Into The Wild

by Johnny

The Cape Peninsula, the Winelands, the Garden Route, Hogsback…we’ve really enjoyed every place in South Africa we’ve been thus far. All the people we’ve met have been super friendly and welcoming, and the scenery is an unimaginable combination of beauty I can only describe as coastal California meets Napa Valley meets Joshua Tree meets rural Hawaii. It’s been amazing, but it hasn’t exactly felt like Africa…at least not the Africa I had been picturing in my head. Well, that all changed upon our arrival to Coffee Bay, located on the very appropriately titled Wild Coast.

We noticed a different, more authentic feeling South Africa as soon as we crossed over from the Western Cape to the Eastern Cape, but the 80 kilometer drive down to Coffee Bay, known as “South Africa’s most dangerous road,” took it to a whole new level. It almost felt like I was playing a video game as I continually swerved to avoid cows, goats, donkeys, stray dogs, schoolchildren (the cutest kids of all times) and potholes the size of our Nissan Tiida. Passing Xhosa women carrying sticks on their heads dressed in traditional garb, including red clay on their faces to keep out the sun, Anna and I definitely had a “Toto, I’ve a feeling we’re not in Kansas anymore” moment.

We survived the livestock, pothole, cute kid obstacle course and arrived at our hostel, Coffee Shack, where we could finally exhale and admire our surroundings. It’s hard to imagine a more picturesque setting. Behind us were rolling green hills dotted with Xhosa villages while in front of us the sun was setting behind towering cliffs crashing into the Indian Ocean. Unfortunately, that would be the last time we would see the sun during our time in Coffee Bay as the next few days were full of wind and rain. It did, however, manage to stay dry enough for us to join a walking tour of one of the nearby Xhosa villages. Seeing how the Xhosa people live and learning about their customs and rituals from our guide Jerry, a Xhosa himself, was incredible. We saw how their traditional mud huts are made, hiked to the Sacred Pools, got our faces painted by Jerry (OK, that part was a little cheesy), ate a home cooked lunch in a Xhosa hut and even got to try some local Xhosa homebrew out of an old milk carton. Later that night, we enjoyed a traditional braai (barbeque) at our hostel, which included fresh oysters and mussels plucked right from the sea and drumming entertainment by some local Xhosa boys into the wee hours…a most excellent day.

View from our hut Our hut at Coffee Shack
Hiking in the hills The Wild Coast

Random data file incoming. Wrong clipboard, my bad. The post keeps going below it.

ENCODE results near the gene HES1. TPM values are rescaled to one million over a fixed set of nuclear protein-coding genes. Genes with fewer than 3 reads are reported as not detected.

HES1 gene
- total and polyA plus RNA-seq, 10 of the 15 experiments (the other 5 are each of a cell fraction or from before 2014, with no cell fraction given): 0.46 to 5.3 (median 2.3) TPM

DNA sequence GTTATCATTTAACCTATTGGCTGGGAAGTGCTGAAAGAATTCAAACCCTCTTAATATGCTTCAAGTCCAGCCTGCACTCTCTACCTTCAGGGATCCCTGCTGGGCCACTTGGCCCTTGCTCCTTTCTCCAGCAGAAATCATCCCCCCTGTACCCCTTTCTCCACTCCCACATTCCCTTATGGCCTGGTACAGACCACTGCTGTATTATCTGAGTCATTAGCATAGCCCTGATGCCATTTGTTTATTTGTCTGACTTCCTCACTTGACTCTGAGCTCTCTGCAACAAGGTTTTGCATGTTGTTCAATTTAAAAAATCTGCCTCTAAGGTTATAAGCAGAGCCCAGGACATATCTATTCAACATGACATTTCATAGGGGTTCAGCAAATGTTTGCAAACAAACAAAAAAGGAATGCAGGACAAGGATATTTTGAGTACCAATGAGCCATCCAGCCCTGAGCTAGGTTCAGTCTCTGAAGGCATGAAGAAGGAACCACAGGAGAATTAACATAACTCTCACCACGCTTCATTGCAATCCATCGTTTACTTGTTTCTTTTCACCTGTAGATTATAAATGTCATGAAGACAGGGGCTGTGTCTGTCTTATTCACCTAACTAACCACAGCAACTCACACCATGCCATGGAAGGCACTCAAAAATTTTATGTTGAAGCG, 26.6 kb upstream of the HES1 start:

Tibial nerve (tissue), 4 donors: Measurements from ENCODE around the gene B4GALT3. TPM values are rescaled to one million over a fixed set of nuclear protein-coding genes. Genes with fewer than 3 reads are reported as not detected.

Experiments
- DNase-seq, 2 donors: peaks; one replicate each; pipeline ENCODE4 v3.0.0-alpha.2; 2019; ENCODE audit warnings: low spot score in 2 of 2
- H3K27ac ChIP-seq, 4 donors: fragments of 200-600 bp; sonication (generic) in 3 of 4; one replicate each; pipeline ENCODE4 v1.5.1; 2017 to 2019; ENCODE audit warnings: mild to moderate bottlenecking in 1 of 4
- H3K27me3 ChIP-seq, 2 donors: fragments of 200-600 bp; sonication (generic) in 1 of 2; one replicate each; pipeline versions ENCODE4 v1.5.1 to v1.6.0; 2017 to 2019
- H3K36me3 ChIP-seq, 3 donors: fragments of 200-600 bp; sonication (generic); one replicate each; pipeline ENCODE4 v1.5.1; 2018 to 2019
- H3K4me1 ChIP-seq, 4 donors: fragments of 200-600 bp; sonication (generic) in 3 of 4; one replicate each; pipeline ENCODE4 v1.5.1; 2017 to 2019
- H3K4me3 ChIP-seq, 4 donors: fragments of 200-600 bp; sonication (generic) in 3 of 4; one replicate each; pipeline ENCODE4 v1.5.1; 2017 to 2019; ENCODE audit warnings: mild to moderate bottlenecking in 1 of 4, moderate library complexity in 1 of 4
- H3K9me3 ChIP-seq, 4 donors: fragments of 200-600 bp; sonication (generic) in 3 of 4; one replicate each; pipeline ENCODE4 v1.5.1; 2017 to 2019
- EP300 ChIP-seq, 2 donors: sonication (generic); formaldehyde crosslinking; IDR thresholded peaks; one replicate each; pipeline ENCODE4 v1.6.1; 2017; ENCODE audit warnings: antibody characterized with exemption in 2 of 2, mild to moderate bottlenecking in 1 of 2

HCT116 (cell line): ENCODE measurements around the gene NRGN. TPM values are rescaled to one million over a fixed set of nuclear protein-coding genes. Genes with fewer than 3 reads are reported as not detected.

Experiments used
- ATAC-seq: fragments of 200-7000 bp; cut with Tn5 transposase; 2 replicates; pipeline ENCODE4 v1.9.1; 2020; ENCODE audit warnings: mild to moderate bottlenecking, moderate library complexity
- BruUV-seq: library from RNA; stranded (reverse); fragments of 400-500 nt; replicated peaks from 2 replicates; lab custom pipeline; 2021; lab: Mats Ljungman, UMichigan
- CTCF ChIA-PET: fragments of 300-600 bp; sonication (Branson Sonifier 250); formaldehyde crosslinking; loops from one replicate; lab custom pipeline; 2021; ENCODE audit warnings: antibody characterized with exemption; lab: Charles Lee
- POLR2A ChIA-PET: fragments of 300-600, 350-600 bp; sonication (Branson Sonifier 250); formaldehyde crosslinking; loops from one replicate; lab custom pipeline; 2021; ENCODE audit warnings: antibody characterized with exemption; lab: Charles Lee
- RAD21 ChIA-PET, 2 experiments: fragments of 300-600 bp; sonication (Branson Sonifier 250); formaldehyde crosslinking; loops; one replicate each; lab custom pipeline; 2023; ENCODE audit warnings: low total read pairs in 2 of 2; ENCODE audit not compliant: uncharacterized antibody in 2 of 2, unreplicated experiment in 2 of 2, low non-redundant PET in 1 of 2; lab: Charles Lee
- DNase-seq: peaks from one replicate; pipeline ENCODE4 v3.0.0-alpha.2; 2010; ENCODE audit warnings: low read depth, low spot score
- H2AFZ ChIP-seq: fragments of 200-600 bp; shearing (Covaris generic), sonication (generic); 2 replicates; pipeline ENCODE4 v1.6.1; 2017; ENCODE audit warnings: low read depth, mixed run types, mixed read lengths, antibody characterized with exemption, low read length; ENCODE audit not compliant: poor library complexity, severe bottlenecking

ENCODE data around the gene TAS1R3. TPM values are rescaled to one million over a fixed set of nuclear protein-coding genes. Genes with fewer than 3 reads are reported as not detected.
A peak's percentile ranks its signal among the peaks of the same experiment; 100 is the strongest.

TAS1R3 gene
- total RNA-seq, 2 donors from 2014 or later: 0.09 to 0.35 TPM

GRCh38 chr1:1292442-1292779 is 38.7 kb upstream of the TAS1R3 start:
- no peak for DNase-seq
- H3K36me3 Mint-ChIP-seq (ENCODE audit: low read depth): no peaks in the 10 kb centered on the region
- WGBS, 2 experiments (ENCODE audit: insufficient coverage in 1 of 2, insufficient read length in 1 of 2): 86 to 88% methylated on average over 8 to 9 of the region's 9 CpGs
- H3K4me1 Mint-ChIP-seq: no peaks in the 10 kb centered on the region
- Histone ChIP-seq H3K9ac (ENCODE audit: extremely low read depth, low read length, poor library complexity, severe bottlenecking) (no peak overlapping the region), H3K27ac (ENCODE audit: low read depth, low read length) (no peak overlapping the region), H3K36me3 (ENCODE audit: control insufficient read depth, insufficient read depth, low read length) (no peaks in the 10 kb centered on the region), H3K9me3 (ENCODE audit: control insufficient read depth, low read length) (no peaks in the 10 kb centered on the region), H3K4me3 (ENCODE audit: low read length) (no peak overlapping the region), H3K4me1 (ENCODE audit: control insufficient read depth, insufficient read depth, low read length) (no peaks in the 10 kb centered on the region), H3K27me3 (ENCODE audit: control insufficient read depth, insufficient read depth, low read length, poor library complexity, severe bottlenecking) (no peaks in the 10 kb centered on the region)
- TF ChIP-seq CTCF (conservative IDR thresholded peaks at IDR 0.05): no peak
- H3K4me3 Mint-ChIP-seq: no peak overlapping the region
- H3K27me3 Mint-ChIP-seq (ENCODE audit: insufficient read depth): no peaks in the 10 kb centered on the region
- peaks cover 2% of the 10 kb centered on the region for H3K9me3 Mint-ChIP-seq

The Indian Ocean View back towards Coffee Shack
Traditional Xhosa huts…the green “paint” is made from crushed rock and berry juice
Xhosa kids Little man hard at work
Rolling hills full of Xhosa huts
Xhosa man fixing his roof Xhosa woman
Red clay face paint Anna getting tribal
Anna made some friends Jerry and Johnny
The Sacred Pools, where Xhosa believe their ancestors go after they die
Wood fired meal Veggies, mealie pap and meat sauce
Having lunch in a Xhosa hut Xhosa brew
Fresh oysters and mussels at our hostel Traditional braai at our hostel
Drumming at our hostel Drumming and dancing into the night

Part of the reason we wanted to take this big trip was to experience new cultures and see firsthand how different people across the world live, and our stay in Coffee Bay definitely provided us with a heavy dose. For that, it was worth the white-knuckle drive, the crummy weather and being out of our comfort zone for a couple days. We also found it interesting that at a placed called the Wild Coast, which is considered one of the more primitive areas in South Africa, there seemed to be more integration between whites and blacks than anywhere else we’ve been in the country so far. Some of the accommodations at our other stops in South Africa have felt almost liked gated fortresses (our room in Franschhoek had a panic button!), and even though apartheid ended almost 20 years ago, things still seem very, very separate. I don’t know…maybe all the gates and alarms are necessary and warranted in those areas, but being able to walk and mingle worry free with the local Xhosa people, who would always greet us with a wave and a smile, was quite refreshing.

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4 Responses to “Into The Wild”

  1. so beautiful,so interesting..thank you for showing us this corner of the world..xxoo

  2. How was that Xhosa brew? Beer out of carton looks pretty legit.

  3. You have a LOT to be grateful for this Thanksgiving! We will be thinking of you with out turkey. Love ‘ya, Moonie

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